CINCINNATI — The home of the Cincinnati Bengals has a new name, and on Wednesday the city zoning examiner is reviewing potential temporary signage to promote the name change.
The temporary signage will have to be either made of lightweight fabric or cloth, and they cannot be longer than 12 feet. In terms of time limitations, the temporary signs cannot be installed for more than 30 days for a maximum of four times per year.
The Cincinnati Planning Commission approved new signs to promote the name change last Friday.
Nearly 70,000 sq. feet of Paycor Stadium signage was unanimously approved by the commission in the first of several hoops the Cincinnati Bengals must jump through to officially change the stadium's name. The new permanent signs will go before City council in two weeks, and the name change still needs the approval of the Hamilton County Commissioners, who own the stadium.
The Bengals believe the partnership with Paycor will help grow both companies — and help meet the demand of a growing salary cap to retain the team's "most exciting players."
"The Bengals will continue to turn over every stone in trying to keep the Bengals operating at a high level here in Cincinnati and competing for Super Bowls for our great city," said Luke Blocher, a lawyer with Taft, Stettinius & Hollister that represents the Bengals.
Paycor, headquartered on Montgomery Road in Norwood, is a payroll processing company that "builds HR software for the leaders and frontline managers everyone depends on," according to its website. The company has about 2,200 employees. It served as the team's "official and exclusive HR software provider since 2018," the Bengals said.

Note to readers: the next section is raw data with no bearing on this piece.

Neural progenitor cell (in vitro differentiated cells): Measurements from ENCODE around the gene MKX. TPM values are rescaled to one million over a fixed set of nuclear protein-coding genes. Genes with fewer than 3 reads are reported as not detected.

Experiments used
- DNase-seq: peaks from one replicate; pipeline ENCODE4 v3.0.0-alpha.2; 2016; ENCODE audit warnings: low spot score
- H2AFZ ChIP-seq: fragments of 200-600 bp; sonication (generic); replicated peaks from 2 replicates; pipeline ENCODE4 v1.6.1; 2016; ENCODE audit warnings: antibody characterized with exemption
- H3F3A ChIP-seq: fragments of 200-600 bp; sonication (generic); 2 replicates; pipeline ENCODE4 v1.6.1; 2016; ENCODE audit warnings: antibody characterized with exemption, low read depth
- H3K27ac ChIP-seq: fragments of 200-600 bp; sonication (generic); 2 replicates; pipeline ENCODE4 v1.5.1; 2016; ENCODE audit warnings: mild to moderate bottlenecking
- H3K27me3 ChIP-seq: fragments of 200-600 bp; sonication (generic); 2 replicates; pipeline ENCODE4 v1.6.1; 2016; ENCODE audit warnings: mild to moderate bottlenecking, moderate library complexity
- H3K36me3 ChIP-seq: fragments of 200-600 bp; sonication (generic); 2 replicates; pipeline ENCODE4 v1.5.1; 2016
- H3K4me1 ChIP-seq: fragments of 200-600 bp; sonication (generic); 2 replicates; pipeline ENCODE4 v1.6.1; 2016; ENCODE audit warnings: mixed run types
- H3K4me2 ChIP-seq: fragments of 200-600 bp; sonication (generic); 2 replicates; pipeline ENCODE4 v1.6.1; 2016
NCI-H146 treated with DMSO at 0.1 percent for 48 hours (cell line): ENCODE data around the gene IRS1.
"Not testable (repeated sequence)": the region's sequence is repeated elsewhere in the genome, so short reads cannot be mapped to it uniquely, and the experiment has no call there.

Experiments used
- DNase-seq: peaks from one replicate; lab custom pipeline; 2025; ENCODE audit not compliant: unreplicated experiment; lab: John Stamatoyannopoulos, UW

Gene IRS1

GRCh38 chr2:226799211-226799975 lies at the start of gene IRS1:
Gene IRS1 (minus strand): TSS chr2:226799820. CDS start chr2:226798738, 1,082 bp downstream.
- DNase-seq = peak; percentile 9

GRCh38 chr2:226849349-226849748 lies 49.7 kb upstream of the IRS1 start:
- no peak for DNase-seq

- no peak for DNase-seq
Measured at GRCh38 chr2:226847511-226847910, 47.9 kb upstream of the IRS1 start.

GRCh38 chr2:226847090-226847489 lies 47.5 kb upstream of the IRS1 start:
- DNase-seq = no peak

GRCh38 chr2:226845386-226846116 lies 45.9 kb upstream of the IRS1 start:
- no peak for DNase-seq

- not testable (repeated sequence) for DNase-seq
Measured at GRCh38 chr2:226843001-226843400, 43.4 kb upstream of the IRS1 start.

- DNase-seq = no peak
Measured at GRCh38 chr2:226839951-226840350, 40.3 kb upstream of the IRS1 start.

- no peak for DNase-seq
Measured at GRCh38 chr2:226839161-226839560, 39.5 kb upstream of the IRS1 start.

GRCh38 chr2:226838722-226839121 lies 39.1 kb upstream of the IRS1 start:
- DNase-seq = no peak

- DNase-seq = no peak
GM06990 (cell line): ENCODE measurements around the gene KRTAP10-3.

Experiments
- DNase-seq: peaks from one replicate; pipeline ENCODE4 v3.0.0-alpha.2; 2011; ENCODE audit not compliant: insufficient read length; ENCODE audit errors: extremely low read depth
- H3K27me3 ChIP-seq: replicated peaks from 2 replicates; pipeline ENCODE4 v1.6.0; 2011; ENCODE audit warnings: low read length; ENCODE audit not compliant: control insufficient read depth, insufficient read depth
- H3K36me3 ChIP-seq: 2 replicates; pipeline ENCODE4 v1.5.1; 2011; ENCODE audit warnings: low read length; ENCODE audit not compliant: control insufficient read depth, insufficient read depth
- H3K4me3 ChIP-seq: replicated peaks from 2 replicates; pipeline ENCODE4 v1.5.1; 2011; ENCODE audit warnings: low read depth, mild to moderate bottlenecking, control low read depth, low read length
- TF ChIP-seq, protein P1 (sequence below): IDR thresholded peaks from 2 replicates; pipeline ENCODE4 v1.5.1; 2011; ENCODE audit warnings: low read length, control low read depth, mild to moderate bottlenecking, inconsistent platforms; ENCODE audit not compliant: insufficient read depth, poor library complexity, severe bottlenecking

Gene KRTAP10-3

"Through a strategic partnership with our hometown team, the Cincinnati Bengals, we are beyond thrilled to introduce Paycor Stadium to the world," said Raul Villar Jr., Chief Executive Officer of Paycor, in a press release. "As Paycor continues to grow and reach customers throughout the U.S., our mission of empowering leaders to build winning teams perfectly aligns with the defending AFC Champions. As longtime fans, this is a big point of employee pride and we are honored to support our local team and build on the legacy of Paul Brown."
"This is a move that I think my father would have agreed to. He was always for what is best for the football team," said Bengals President Mike Brown in a press release. "This partnership allows the Bengals to continue to compete at the highest level in the NFL and exemplifies our long-term commitment to the community."
Paycor is well known in Cincinnati because its founder, Bob Coughlin, also started the Flying Pig Marathon. For much of its history, Paycor followed the regional footprint of Cincinnati’s Fifth Third Bank, Villar told investors in a June 8 conference call.
The company was sold in 2018 to Apax Partners, a British private equity firm that hired Villar in 2019 to embark on a national expansion. That led to an Initial Public Offering last July that raised $450 million to fund new growth initiatives. The company expects to report annual revenue of about $420 million later this month for the 12 months that ended June 30. Villar hopes to grow the company beyond $1 billion in the next five years.
The naming rights deal is a chance for the company to get its name in front of millions of football fans every week, said Joe Cobbs, a sports business professor at Northern Kentucky University’s Haile College of Business.
“I think for Paycor, it does make a lot of sense,” Cobbs said. “It’s a local company but they have more than a local footprint and they’re trying to expand that footprint further.”
The Bengals confirmed Paycor signed a 16-year deal but wouldn’t disclose how much the company will pay the team.
Miami University Assistant Professor Adam Beissel said it’s reasonable to assume the deal will be similar in size to Pittsburgh’s recently announced deal, which will cost the insurance company Acrisure between $10 million and $20 million over 15 years.
“The question of whether Paycor is paying too much could be a spot of debate,” Beissel said. “If it is, as rumored to be about $10 million dollars, it puts the annual contribution from Paycor at around 5% of its annual revenue. That’s comparatively high if you look at stadium naming rights deals across the United States.”
The Bengals said they would incorporate Paycor into the stadium in the coming months. The team submitted a formal request to place temporary signs on the stadium for its new sponsored name. The city initially denied it because variances are needed.